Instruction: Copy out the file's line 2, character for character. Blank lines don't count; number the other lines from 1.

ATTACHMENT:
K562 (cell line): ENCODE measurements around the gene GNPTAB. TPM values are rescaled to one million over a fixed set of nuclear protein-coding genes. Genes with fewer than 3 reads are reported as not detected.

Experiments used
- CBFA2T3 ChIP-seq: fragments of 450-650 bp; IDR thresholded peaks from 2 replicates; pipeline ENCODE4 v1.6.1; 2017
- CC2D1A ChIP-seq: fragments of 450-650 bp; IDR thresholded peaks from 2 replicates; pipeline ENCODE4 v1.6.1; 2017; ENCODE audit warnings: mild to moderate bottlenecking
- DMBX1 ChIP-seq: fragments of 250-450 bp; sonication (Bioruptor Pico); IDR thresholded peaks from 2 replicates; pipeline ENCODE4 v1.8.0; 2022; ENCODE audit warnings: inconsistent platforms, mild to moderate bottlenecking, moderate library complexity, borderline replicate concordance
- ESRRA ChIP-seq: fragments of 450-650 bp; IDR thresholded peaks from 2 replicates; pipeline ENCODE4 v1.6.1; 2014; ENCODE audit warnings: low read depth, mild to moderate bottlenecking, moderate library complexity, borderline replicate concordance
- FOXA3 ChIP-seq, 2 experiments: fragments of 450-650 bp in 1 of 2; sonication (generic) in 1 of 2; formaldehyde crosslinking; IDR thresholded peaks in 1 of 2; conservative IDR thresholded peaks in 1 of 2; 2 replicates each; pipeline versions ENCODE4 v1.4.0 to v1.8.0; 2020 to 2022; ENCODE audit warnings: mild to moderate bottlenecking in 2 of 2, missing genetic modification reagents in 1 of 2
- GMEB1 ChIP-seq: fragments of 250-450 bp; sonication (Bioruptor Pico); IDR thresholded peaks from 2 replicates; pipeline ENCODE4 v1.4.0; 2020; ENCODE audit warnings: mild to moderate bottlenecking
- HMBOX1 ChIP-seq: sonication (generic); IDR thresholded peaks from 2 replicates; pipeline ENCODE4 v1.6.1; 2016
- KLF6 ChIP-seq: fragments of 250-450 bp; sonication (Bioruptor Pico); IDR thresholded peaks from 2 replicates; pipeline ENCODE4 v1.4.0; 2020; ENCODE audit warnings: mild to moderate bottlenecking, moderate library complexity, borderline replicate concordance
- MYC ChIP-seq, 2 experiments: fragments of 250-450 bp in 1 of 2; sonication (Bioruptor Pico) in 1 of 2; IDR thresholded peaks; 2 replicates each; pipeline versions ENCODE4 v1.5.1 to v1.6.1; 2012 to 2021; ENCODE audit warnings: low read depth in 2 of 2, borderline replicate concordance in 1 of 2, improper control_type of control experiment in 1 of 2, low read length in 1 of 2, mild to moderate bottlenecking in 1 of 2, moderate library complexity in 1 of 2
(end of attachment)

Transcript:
Experiments used